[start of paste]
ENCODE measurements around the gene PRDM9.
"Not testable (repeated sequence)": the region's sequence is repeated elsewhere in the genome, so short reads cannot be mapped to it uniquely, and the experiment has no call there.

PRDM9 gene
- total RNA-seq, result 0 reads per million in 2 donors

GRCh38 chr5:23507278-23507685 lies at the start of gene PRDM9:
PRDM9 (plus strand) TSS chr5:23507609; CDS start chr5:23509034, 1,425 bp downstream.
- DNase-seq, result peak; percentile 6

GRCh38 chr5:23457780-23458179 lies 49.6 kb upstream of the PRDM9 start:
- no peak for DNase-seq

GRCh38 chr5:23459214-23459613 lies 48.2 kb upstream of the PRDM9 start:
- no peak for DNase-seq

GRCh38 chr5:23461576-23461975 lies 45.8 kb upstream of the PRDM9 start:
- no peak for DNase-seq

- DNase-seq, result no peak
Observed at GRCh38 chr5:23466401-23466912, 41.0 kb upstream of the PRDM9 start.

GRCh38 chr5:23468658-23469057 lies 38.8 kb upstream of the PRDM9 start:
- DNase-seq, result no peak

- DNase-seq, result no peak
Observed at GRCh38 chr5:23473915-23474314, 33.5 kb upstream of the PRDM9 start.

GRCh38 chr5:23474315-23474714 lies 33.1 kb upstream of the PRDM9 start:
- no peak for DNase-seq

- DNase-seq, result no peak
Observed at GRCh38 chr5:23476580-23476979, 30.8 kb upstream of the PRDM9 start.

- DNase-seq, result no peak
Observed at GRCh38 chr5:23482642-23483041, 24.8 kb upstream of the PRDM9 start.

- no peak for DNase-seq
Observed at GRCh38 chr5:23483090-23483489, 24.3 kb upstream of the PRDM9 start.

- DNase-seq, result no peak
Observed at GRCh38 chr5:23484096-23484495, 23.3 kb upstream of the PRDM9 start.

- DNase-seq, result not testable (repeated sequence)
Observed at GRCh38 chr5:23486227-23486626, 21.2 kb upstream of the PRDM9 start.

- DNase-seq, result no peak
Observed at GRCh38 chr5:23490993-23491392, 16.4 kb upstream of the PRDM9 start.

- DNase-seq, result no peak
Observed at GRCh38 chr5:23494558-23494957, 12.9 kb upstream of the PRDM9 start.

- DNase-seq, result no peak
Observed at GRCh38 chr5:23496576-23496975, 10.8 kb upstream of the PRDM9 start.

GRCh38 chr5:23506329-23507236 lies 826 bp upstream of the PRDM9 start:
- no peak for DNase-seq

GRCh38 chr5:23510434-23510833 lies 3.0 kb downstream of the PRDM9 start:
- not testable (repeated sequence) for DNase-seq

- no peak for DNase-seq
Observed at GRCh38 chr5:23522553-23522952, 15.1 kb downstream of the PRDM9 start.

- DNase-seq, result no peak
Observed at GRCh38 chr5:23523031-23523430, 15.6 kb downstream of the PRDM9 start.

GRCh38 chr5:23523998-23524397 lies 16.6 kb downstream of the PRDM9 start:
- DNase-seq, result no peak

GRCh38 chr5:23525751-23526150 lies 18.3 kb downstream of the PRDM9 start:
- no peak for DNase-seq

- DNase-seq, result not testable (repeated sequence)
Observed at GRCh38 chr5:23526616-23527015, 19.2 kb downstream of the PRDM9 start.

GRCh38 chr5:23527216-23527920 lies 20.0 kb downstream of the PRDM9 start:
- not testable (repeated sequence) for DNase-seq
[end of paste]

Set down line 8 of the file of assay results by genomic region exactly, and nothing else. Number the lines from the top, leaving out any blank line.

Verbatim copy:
GRCh38 chr5:23457780-23458179 lies 49.6 kb upstream of the PRDM9 start: